Some people can write prose with no apparent effort, seamlessly gliding from one paragraph to the next with nary a skip of a beat.
For the rest of us, an outliner can be an extremely useful tool for gathering, sorting and refining our thoughts: and OmniOutliner is one of the best outliners you can find.
The Omni guys have been making software for OS X since before it was fashionable. They were making browsers before Apple. They know their stuff, and they know how to make excellent applications.
OmniOutliner is one of them. It’s easy to use, the outline documents look great thanks to the built-in styles tools, and it has so much more to offer than plain old simple outlining.
Take the various column types on offer. OmniOutliner documents can include columns that turn your outline into much more than a simple series of paragraphs. These columns are smart, they can do stuff. From simple checkboxes (so you can use OO for making todo lists and checklists) to date fields and automatic calculations, OO is much more flexible than it first appears.
The calculations, simple though they are, mean you can use OO as a basic spreadsheet. I’ve been keeping my personal accounts records in OO for years now, and it works just fine for me.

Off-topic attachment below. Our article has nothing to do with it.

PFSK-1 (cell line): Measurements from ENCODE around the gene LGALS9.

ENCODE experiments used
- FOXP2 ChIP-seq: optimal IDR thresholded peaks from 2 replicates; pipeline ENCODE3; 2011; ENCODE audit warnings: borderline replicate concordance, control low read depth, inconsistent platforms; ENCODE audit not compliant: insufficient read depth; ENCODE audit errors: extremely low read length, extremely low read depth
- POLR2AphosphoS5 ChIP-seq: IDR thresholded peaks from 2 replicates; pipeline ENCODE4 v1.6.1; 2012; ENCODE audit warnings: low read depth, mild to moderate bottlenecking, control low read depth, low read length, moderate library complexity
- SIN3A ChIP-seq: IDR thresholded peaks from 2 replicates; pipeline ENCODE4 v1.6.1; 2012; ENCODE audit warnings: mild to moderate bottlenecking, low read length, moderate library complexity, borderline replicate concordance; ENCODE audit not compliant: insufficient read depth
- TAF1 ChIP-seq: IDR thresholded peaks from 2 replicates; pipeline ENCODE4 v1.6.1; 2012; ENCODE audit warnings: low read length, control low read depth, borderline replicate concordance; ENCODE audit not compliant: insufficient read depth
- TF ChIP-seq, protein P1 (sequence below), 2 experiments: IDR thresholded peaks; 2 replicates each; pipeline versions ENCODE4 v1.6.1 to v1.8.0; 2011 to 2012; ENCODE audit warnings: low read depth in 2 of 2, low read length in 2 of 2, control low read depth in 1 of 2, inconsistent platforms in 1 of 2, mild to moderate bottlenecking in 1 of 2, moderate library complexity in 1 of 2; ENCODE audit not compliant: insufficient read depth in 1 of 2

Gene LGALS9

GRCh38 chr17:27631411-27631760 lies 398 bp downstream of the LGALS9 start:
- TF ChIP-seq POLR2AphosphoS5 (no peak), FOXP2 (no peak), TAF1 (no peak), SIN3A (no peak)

There are many, many outliners for Mac. Some of you might remember Ted Goranson’s superb About this particular Outliner series for ATPM – it’s all old stuff now, but still worth reading for his detailed thinking-aloud about the nature of outlining as a task and outliners as software.
Many of the apps Ted covered in that column have disappeared, or been upgraded or replaced. OmniOutliner is still around, and it’s true that at $40 it’s one of the more expensive options. But if your brain is the kind of brain that works better with an outline in front of it, OO’s price offers excellent value for money.
We think OO has wide appeal (not just for writers and students, although they should take a serious look at it), and that’s why it has won a place in our list of 50 Mac Essentials.Related